10. Black Feminists Make Online Community not War over Beyoncé and Feminism—In 2013, singer Beyoncé asserted herself as a feminist in her self-titled visual album. This project uses computer-mediated discourse analysis (Herring 2004) of blog responses to the album to demonstrate how Black female bloggers build community through both assent and dissent.

11. Conscious Cleansing: Rhetorics of Reconciliation and Ireland’s Magdalen Laundries—This showcase will examine the impact of the Irish government’s apology to Magdalen laundry survivors as an act that alters the rhetorical space afforded to victims. As a way forward, a rhetoric of reconciliation is offered in conjunction with the work of Christine de Pizan.

12. Cross(dress)ing the Mason-Dixon Line: Recovering Rhetorical Histories that Disrupt Normative Notions of Gender—Featuring two memoirs that portray women’s experiences as crossdressing spies and soldiers in the American Civil War, this presentation advocates for recovery and study of histories that illuminate and disrupt assumptions about gender within rhetoric and composition scholarship.

Help Make Coalition History

Dear Coalition Friends and Colleagues,

This blog post is an invitation. It’s addressed not only to current Coalition members, but also to past and future members as well as allied scholars and teachers who have contributed to Coalition events over the past 25 years.

We invite you to help make Coalition history by sharing your CWSHRC media.

What’s the occasion? As you may remember, Alexandra Hidalgo is currently producing a documentary about the first quarter century of the Coalition. She filmed our 25th Anniversary Gala, and she conducted a series of interviews at CCCC 2014. Of course, she could not talk with everyone, nor could she travel back in time to collect footage of past events.

But who needs time machines when you have rhetoric and composition historians?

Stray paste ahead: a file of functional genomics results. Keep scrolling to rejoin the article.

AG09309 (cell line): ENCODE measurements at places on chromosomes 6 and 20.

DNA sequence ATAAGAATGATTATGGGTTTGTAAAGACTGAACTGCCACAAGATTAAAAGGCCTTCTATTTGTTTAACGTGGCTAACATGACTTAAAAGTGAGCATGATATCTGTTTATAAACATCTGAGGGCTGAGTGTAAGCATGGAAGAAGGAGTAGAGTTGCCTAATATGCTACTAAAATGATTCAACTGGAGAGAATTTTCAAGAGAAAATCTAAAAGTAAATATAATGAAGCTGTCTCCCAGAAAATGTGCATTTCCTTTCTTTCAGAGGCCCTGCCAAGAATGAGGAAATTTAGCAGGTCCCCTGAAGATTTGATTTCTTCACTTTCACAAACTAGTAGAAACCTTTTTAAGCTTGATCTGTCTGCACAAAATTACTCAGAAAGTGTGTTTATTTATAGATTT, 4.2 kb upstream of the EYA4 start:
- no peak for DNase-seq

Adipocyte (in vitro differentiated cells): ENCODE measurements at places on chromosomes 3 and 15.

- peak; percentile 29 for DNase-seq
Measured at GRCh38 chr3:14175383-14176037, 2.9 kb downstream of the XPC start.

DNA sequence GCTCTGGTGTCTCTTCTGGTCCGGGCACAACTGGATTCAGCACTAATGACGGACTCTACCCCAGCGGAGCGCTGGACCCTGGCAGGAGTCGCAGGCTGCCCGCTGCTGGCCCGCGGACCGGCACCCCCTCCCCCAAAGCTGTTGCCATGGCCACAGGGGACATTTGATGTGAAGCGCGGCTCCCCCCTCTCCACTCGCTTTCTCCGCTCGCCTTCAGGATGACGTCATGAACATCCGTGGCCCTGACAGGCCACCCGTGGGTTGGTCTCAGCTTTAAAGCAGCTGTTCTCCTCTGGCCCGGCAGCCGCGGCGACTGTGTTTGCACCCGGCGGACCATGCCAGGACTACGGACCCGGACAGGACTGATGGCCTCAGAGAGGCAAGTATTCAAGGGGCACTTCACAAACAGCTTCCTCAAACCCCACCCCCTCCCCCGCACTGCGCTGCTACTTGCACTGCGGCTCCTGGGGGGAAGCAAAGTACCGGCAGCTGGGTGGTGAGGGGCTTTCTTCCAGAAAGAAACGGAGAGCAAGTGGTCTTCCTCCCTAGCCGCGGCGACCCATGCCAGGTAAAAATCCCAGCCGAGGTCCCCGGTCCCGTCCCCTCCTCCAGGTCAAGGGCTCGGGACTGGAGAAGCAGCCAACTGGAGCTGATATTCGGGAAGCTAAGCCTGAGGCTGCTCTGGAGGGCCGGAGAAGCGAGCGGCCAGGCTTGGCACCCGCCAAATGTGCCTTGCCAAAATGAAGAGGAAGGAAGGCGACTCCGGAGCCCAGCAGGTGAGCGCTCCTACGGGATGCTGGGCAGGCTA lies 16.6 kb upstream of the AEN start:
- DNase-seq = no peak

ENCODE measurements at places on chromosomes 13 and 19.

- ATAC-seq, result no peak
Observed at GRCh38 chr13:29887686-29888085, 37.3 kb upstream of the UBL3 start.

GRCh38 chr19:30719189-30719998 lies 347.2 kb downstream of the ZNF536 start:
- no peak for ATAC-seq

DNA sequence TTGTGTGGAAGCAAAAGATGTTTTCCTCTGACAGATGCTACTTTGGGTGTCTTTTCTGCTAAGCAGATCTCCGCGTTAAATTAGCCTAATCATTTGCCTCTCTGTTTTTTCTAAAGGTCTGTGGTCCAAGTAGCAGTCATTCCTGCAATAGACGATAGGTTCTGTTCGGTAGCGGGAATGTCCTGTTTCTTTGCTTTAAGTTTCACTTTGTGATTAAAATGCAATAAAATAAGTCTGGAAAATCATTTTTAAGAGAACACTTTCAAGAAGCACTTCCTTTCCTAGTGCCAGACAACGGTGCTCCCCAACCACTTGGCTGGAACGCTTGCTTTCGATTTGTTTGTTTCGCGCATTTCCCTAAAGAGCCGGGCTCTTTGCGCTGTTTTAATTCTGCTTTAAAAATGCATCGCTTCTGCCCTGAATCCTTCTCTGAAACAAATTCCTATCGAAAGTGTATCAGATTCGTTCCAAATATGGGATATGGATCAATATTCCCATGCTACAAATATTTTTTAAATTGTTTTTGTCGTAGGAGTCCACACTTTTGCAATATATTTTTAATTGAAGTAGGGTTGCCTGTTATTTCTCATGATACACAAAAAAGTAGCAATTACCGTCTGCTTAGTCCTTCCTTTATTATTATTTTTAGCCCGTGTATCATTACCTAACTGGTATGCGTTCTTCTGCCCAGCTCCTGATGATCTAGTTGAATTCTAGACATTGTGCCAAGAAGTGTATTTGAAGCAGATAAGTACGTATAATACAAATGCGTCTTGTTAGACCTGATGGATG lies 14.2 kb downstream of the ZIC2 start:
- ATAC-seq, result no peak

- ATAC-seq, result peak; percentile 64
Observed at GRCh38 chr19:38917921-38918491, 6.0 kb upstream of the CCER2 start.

To contribute to Alex’s efforts as well as the Coalition’s archives, we ask you to share your media (i.e., still images, video, document scans), including but not limited to mementos from:

  • CCCC Coalition meetings and related sessions;
  • Feminisms and Rhetorics conferences;
  •  and informal meet-ups with Coalition colleagues.
To support Alex’s work, upload still pictures and other media over the next 2 weeks: by Friday, September 12th.

This invitation is open to all, and the resulting archive will be available to Coalition members for both scholarly and organizational purposes. If you have any questions, please contact Coalition President Jenn Fishman.

 

[fu-upload-form title=”Upload Coalition Media Here:” suppress_default_fields=”true”][input type=”text” name=”author_name” class=”required” description=”Enter your name if/as you wish to be credited for your contribution:”][textarea name=”post_content” description=”Please indicate the title(s) of the media you are uploading (if any) and offer a brief description of the person(s)/object(s)/occasion(s) represented:” class=”required”][input type=”file” name=”photo”  id=”ug_photo” description=”Your Media” multiple=”true”][checkboxes name=”permissions” class=”checkboxes required” description=”By checking this box I give my permission for the file(s) I upload to be included by Alexandra Hidalgo in her documentary about the Coalition and in related scholarly publications and presentations. I also give permission for my file(s) to be archived in perpetuity by the Coalition of Women Scholars and to be used by Coalition members for organizational/educational/scholarly purposes including public presentations and both print and electronic publications.” values= “value:I agree for my images to be used.”] [input type=”submit” value=”Submit”] [/fu-upload-form]

Feminism and Rhetoric – 2013 CFP

CFP Feminisms and Rhetorics 2013

Linked:  Rhetorics, Feminisms, and Global Communities

The Program in Writing and Rhetoric and the Hume Writing Center invite proposals for the Ninth Biennial Feminisms and Rhetorics conference, to be held at Stanford University September 25-28, 2013. Our emphasis this year is on links, the connections between people, between places, between times, between movements. The conference theme—Linked: Rhetorics, Feminisms, and Global Communities—reflects Stanford’s setting in the heart of Silicon Valley, a real as well as virtual space with links to every corner of the globe. We aim for a conference that will be multi-vocal, multi-modal, multi-lingual, and inter-disciplinary, one in which we will work together to articulate the contours of feminist rhetorics.